A vic­tim’s tax on gun­mak­ers

The Week (US) - - 12 News - Mark Joseph Stern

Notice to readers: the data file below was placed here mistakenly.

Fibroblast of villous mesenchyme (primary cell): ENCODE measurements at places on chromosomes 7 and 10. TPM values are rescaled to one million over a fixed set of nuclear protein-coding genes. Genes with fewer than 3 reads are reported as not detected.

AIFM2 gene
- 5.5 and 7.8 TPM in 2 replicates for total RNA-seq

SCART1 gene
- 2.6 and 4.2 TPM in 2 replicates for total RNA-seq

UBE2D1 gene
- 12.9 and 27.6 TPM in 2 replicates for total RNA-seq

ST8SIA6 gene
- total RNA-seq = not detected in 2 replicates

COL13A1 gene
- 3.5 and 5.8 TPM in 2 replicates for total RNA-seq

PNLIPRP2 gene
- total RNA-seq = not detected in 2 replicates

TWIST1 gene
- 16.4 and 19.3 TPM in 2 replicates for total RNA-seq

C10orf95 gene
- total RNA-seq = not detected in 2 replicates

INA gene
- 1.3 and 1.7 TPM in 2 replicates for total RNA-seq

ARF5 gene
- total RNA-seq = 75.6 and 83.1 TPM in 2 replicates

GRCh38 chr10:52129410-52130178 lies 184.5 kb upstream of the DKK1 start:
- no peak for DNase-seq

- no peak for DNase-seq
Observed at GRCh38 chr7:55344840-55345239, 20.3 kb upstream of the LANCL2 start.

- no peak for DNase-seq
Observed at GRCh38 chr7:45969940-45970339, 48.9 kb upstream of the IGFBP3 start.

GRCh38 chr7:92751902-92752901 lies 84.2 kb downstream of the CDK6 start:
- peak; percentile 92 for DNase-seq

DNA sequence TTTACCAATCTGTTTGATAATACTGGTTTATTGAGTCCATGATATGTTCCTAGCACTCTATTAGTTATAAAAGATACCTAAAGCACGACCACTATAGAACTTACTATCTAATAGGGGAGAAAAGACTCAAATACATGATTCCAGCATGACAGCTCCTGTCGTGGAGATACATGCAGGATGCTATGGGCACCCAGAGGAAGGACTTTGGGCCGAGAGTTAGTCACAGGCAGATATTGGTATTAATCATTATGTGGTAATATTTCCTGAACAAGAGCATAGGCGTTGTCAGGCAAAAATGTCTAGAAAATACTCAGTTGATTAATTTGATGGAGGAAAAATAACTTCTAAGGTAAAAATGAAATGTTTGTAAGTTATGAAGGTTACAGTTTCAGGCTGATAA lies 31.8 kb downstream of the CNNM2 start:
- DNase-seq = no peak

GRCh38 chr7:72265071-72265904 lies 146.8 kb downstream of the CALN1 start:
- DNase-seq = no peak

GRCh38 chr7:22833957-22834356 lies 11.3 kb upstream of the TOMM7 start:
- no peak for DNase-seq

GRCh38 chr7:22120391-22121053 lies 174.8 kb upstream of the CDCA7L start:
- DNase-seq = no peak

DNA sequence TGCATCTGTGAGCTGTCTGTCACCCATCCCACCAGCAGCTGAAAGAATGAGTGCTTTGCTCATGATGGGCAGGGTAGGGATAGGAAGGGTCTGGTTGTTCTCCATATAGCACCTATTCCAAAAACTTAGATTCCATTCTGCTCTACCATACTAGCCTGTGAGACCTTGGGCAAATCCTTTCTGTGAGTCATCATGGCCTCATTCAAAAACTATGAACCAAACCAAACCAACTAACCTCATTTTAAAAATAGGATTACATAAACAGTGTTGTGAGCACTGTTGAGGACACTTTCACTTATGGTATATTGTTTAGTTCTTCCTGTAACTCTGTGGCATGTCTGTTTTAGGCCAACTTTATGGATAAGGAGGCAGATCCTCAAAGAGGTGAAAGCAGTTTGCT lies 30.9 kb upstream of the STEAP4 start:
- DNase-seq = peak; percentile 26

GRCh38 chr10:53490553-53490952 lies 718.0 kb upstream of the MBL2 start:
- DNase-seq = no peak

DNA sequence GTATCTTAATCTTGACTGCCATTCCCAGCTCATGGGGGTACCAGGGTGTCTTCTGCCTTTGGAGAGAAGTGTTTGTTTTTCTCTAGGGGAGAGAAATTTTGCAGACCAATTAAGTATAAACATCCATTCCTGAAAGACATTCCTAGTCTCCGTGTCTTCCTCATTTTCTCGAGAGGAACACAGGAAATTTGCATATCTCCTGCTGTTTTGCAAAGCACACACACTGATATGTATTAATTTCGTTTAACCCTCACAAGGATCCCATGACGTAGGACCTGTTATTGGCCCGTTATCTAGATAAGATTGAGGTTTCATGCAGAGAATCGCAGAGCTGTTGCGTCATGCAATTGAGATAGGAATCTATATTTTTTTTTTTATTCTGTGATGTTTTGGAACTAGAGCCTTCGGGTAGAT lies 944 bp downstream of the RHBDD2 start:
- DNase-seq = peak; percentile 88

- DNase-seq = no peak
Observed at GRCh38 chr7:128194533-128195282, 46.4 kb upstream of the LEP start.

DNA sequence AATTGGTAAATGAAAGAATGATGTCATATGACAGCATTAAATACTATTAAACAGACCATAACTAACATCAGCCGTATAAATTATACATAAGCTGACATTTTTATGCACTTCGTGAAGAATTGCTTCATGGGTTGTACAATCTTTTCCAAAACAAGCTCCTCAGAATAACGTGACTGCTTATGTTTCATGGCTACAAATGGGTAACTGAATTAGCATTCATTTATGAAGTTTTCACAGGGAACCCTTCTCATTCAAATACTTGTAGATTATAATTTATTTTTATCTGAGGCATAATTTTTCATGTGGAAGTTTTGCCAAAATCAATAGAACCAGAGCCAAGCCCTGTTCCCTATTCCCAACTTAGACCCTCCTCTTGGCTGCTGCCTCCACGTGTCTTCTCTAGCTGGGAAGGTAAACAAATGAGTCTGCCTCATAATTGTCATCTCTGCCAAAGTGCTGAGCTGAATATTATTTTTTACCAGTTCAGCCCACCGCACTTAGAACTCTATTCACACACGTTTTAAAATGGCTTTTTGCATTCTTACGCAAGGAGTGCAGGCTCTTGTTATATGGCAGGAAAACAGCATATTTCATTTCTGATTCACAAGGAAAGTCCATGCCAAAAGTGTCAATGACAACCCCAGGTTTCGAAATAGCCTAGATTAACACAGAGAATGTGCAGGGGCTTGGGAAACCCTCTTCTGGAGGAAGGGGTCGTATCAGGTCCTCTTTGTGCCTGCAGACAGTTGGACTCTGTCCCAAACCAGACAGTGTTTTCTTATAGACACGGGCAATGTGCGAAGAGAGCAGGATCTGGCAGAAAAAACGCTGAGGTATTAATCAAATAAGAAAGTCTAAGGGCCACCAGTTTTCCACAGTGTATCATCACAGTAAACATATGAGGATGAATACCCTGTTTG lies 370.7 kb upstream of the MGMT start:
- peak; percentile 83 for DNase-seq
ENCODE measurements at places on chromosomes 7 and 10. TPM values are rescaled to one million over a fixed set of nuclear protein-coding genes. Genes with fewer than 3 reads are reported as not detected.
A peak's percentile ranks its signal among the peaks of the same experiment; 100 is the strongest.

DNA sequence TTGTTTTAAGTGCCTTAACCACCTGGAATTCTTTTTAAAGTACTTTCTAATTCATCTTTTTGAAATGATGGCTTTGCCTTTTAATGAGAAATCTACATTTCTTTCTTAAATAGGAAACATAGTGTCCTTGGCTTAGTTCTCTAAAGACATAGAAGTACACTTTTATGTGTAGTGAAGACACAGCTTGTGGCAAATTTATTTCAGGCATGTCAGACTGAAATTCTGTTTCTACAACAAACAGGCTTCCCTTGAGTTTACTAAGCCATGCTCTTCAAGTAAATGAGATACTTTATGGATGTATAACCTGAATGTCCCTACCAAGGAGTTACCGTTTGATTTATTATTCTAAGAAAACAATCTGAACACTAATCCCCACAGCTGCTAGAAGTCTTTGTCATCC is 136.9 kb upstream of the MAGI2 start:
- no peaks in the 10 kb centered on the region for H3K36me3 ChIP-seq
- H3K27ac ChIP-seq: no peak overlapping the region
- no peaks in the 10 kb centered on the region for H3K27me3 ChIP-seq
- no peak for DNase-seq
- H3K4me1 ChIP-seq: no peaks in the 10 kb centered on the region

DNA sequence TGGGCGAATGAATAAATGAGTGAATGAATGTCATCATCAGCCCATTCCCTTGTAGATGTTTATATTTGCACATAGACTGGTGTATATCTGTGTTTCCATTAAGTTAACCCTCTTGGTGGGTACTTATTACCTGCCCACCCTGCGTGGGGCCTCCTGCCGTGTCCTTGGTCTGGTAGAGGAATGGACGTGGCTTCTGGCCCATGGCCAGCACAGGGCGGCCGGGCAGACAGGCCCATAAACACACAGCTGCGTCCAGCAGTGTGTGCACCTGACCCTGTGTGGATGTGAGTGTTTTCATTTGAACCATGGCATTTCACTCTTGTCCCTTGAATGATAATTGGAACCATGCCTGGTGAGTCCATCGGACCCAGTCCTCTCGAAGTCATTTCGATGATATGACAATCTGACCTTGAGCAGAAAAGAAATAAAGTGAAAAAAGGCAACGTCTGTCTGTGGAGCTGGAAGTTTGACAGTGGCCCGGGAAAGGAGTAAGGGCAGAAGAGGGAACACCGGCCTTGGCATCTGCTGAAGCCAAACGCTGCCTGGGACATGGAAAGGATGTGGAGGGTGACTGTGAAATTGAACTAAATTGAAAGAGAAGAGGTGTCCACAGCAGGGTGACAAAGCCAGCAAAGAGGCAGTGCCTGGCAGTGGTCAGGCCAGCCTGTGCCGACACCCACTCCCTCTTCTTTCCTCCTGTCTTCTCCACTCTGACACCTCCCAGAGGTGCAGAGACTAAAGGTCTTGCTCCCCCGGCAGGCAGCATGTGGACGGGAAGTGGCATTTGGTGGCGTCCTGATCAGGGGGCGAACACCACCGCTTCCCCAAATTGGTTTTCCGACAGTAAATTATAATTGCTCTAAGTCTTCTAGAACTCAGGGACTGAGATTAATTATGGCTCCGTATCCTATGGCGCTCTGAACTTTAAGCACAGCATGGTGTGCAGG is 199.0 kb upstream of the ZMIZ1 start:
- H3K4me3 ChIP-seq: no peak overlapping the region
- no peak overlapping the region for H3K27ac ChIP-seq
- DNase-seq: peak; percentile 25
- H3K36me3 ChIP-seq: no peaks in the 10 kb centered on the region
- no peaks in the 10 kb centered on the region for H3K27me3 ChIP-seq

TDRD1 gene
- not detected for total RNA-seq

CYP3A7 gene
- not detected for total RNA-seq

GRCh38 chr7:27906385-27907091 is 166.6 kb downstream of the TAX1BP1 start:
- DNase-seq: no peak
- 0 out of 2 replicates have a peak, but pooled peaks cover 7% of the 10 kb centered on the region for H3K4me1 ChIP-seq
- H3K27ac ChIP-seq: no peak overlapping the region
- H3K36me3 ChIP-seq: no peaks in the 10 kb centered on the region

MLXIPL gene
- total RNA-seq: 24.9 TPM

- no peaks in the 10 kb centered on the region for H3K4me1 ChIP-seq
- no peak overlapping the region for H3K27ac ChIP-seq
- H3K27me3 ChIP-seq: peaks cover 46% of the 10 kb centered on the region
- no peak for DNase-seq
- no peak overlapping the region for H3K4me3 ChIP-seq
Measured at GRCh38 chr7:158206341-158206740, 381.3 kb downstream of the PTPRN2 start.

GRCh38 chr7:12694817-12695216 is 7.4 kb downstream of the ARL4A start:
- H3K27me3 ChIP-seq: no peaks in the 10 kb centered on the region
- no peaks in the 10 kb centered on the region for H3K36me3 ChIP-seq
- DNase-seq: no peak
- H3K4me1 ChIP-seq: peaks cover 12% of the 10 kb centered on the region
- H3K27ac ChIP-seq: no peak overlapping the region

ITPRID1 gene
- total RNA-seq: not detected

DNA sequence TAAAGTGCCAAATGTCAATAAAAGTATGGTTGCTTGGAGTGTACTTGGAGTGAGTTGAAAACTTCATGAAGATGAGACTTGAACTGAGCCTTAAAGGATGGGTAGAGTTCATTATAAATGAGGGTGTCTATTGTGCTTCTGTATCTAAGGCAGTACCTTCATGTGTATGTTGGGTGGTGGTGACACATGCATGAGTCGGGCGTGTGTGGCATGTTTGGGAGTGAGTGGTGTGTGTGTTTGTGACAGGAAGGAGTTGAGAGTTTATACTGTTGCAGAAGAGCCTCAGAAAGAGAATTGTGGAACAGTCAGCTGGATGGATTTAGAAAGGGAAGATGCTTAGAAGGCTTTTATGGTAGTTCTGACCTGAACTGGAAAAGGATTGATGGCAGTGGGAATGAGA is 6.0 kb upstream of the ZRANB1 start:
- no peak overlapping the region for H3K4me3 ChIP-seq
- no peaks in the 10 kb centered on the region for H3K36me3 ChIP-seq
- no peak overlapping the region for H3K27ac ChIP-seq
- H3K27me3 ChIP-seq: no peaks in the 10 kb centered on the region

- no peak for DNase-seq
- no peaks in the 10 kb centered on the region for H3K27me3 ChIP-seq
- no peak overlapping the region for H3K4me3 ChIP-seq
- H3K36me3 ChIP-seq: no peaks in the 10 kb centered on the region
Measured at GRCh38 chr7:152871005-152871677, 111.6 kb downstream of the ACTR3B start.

Imag­ine you’re in a church, movie the­ater, con­cert, or school, and a mass shooter opens fire with an as­sault-style weapon de­signed to kill dozens of peo­ple in sec­onds. You wake up in a hos­pi­tal with griev­ous wounds, hav­ing lost the abil­ity to walk or care for your­self. You should be able to sue the man­u­fac­turer and gun dealer and use the money to pay your mam­moth med­i­cal bills, said Mark Joseph Stern, but un­der a fed­eral law passed in 2005, gun deal­ers and man­u­fac­tur­ers can­not be sued by peo­ple hurt by their prod­ucts. In­deed, “firearms are the only con­sumer prod­ucts,” in­clud­ing vac­cines, drugs, and au­to­mo­biles, ex­empted from all li­a­bil­ity. Why? Ev­ery day, an av­er­age of 315 peo­ple are shot in this coun­try, and 222 sur­vive, of­ten with se­ri­ous in­juries that drive them into bank­ruptcy. A Congress cowed by the gun lobby will clearly not change the li­a­bil­ity law, but states can help sur­vivors by im­pos­ing a new tax on gun sales and firearms rev­enue, and creat­ing a fund for vic­tims. The firearms in­dus­try has made bil­lions by creat­ing and flood­ing the mar­ket with ever more destruc­tive weapons, fu­el­ing a ter­ri­ble cri­sis of gun vi­o­lence. “It should be re­quired to pay for it.”

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